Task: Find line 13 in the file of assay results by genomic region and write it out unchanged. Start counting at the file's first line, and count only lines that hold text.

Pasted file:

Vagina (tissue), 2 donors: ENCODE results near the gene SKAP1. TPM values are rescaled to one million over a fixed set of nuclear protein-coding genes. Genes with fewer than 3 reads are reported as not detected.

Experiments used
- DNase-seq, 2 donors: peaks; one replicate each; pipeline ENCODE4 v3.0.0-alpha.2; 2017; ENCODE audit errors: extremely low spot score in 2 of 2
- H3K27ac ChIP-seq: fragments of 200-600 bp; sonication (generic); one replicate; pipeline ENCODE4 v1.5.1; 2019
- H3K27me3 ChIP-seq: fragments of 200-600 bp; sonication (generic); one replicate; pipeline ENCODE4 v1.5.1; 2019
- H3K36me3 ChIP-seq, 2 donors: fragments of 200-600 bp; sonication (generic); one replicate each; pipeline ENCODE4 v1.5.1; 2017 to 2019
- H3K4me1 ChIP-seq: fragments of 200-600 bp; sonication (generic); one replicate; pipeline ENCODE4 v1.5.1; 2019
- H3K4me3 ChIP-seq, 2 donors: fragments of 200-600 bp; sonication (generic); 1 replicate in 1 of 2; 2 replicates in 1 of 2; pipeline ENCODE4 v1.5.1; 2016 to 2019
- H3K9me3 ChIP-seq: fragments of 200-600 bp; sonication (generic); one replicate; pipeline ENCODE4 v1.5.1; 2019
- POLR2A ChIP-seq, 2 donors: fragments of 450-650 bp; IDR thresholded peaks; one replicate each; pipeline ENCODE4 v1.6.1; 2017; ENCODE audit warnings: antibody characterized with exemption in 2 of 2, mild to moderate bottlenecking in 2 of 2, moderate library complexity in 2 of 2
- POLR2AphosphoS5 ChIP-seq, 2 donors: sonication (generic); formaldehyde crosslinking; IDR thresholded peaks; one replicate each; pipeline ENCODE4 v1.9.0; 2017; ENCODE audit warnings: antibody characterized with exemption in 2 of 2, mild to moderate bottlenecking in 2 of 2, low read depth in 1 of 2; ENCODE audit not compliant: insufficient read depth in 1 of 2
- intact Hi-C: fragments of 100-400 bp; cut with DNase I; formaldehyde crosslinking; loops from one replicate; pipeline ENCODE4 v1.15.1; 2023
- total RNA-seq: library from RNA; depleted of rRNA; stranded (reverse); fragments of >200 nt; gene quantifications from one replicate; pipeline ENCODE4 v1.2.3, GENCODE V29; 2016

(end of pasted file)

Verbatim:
- total RNA-seq: library from RNA; depleted of rRNA; stranded (reverse); fragments of >200 nt; gene quantifications from one replicate; pipeline ENCODE4 v1.2.3, GENCODE V29; 2016